NUA TIP: If there is any after-tax money  accumulated in the 401k, then a portion of these monies could be used to reduce the amount of the cost basis, which will lower the tax bill.

What happens to the stock after the NUA Transfer is complete?

The stock carries its cost basis from the 401k. However, when the taxpayer sells, he or she realizes a gain on the appreciation of the stock above the cost basis. Upon sale or liquidation of the stock, long-term capital gains apply to the sale proceeds at long-term capital gains rates.

NUANCE: The gain on the stock on the date of transfer is treated as long-term capital gain. The law deems it long-term. However, any subsequent appreciation of the stock above its fair market value on the date of transfer is treated as a short-term capital gain until 1 year passes from the date of the lump-sum distribution.

EXAMPLE: Assume a taxpayer distributes NUA stock on April 17, 2019. The stock had a cost basis of $10 and a fair market value of $22. Assume a tax rate of 37%. In 2019, the taxpayer owes ordinary income tax on the stock basis. The tax due is $3.70. The difference between the cost basis and the FMV is $12. This is the NUA. Assume the stock later appreciated to $23. Assume the Taxpayer sold it on April 23, 2019. In such a case, the taxpayer would also owe long-term capital gains taxes on the $12 appreciation, and short-term capital gains taxes on the difference between the $22 FMV on the date of distribution and the $23 sale price. The gain is not subject to the Additional Medicare tax. The custodians report the NUA on Form 1099-R and the subsequent sale on Form 1099-B.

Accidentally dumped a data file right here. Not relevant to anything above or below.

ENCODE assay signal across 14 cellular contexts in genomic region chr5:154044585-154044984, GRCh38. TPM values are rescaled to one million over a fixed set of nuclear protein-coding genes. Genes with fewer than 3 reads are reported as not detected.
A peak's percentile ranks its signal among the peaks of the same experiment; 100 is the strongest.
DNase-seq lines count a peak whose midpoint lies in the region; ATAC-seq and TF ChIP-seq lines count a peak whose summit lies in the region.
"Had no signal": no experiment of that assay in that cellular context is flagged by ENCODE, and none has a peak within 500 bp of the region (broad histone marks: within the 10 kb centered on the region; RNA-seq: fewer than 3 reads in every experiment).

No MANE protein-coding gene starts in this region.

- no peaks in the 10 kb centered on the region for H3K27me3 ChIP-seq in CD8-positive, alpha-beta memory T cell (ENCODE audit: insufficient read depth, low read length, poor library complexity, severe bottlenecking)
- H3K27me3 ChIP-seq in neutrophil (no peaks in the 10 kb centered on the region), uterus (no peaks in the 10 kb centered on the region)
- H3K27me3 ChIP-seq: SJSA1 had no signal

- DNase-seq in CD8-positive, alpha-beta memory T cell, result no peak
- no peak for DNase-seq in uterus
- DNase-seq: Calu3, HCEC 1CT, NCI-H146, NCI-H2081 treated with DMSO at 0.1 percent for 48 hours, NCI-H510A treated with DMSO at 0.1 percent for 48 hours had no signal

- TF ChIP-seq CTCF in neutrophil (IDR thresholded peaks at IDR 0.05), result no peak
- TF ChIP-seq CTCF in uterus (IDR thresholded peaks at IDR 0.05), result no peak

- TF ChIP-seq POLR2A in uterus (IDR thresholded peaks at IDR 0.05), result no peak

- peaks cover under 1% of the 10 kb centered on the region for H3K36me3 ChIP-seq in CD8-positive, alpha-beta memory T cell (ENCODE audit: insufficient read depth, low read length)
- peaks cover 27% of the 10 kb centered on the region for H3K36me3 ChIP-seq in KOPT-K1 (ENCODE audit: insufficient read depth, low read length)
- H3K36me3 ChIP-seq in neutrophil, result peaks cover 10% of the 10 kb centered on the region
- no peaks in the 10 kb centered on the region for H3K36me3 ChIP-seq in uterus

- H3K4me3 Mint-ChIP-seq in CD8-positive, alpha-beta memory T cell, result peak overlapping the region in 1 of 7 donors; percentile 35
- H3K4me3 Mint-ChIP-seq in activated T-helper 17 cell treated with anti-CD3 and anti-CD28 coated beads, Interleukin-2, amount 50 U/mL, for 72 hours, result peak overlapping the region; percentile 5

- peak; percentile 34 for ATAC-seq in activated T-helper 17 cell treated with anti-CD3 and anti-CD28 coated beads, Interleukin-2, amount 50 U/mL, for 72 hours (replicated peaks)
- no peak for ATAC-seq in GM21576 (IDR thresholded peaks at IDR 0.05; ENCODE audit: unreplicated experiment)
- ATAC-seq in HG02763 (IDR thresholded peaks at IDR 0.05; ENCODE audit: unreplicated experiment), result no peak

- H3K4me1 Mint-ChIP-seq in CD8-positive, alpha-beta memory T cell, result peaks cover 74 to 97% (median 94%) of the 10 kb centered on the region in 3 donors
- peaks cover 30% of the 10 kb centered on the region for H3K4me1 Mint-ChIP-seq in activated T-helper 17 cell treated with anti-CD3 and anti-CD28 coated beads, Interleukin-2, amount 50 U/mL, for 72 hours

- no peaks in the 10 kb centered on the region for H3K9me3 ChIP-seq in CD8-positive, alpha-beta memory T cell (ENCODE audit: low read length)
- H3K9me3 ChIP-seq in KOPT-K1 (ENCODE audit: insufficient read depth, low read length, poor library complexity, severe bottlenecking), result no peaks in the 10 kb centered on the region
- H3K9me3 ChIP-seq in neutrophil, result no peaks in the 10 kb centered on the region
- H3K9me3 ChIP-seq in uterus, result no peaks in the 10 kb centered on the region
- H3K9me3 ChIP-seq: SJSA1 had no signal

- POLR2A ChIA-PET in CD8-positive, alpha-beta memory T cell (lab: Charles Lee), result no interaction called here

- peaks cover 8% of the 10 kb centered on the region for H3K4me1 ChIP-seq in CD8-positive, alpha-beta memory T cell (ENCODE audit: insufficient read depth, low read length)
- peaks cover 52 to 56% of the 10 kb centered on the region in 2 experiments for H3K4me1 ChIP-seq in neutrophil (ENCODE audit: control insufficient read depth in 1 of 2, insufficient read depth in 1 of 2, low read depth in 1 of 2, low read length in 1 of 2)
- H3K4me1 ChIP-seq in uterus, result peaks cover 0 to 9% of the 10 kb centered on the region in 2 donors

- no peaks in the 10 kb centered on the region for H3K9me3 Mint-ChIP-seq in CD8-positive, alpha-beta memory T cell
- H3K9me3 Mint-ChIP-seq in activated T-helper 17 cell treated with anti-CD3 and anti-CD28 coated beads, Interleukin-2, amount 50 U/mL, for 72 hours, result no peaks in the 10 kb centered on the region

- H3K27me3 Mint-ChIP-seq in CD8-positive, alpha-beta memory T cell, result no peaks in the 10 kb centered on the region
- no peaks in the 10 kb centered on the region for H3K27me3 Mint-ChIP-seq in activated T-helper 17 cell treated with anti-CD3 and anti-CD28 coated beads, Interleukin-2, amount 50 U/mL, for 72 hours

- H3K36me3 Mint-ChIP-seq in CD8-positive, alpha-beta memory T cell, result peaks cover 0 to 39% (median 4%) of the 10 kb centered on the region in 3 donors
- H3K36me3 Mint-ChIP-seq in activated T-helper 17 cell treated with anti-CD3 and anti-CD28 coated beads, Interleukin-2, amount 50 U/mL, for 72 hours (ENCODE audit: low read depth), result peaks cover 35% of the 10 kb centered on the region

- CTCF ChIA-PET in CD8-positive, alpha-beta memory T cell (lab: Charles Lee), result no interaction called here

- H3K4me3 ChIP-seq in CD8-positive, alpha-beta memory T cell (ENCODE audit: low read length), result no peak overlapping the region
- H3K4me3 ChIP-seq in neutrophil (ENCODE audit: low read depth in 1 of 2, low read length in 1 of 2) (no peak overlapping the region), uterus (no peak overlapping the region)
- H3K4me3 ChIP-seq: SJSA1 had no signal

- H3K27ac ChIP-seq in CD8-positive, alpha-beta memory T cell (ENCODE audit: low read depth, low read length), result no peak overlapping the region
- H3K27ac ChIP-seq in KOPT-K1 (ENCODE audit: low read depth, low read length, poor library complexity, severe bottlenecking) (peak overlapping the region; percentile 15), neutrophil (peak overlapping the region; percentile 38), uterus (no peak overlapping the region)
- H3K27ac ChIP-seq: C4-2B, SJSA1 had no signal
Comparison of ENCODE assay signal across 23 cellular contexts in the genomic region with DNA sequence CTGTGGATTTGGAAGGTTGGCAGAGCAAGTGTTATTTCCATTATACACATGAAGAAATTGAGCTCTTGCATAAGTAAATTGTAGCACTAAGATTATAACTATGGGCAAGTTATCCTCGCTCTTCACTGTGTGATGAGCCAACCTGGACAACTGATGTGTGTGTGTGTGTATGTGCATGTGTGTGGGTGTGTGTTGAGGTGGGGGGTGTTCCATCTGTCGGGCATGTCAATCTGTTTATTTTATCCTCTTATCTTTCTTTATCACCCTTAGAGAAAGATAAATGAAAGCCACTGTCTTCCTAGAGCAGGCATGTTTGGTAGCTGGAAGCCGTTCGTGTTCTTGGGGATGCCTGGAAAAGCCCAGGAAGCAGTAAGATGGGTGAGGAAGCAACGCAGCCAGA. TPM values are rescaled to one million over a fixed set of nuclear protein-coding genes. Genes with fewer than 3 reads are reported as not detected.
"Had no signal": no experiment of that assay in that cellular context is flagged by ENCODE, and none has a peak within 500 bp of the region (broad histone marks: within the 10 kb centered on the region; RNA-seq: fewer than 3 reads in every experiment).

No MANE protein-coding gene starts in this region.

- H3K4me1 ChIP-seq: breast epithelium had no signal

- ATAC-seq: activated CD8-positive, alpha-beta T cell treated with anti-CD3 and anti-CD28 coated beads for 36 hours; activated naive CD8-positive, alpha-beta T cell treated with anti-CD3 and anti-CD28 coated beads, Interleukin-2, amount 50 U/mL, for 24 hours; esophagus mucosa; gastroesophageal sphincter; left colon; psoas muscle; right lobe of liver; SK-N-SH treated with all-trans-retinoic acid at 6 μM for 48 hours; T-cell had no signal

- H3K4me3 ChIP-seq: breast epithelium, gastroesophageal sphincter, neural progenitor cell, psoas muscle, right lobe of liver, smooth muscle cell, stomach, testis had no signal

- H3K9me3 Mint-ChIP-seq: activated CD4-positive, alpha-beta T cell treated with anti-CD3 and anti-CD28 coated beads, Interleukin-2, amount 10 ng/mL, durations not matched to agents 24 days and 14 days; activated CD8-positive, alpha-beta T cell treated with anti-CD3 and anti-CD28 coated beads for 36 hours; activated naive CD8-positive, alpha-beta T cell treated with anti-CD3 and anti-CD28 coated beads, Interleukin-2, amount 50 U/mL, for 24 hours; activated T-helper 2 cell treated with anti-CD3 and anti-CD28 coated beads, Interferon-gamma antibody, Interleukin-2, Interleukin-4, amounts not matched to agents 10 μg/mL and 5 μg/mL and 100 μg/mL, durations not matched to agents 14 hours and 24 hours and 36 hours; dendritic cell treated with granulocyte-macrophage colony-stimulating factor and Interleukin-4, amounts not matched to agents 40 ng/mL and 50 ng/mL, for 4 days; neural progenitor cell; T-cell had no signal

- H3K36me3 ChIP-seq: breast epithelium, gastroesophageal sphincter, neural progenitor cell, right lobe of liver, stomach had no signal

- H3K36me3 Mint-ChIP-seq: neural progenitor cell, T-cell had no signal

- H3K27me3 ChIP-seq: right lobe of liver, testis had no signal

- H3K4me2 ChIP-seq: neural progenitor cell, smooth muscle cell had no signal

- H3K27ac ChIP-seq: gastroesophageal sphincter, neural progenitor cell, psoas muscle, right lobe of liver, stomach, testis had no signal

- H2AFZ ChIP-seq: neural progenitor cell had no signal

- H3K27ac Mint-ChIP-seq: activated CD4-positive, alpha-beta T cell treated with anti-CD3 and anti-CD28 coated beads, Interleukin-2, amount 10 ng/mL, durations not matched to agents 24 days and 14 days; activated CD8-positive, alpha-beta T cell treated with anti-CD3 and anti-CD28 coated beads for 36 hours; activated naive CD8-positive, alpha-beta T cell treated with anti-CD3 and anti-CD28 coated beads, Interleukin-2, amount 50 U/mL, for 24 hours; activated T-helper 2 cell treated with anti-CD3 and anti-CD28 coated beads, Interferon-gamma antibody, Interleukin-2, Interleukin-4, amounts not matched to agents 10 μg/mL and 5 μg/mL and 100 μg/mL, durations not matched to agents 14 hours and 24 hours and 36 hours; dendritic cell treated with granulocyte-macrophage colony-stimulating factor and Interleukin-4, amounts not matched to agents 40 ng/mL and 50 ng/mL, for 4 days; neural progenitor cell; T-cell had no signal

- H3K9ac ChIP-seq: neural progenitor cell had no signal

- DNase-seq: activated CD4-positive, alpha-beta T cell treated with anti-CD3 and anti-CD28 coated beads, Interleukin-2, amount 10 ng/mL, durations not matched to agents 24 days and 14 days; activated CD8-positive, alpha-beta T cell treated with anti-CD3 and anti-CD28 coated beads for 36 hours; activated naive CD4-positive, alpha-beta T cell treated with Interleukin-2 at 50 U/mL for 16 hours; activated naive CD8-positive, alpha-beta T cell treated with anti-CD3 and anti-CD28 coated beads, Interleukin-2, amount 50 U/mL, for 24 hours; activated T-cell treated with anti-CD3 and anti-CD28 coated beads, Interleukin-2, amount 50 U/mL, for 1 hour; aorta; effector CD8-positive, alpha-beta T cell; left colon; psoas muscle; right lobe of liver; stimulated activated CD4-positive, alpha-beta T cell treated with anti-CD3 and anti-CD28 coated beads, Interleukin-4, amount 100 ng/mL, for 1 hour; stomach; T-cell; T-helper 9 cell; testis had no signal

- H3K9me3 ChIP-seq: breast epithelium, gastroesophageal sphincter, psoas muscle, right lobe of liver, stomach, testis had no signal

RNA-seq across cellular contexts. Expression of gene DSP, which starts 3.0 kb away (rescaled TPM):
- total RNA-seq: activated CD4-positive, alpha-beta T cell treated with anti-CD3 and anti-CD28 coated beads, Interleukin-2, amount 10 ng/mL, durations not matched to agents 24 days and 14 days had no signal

When is an NUA ideal?

The NUA becomes attractive when you hold highly appreciated company stock in your 401k.

There are many IRS rules that govern a former 401k participants eligibility to use of the NUA transfer. It is important to consider these rules before making the decision to take advantage of the NUA transfer election.

Net Unrealized Appreciation – NUA – 2018

Net unrealized appreciation rules

Frank Duke Method

Net unrealized appreciation 401k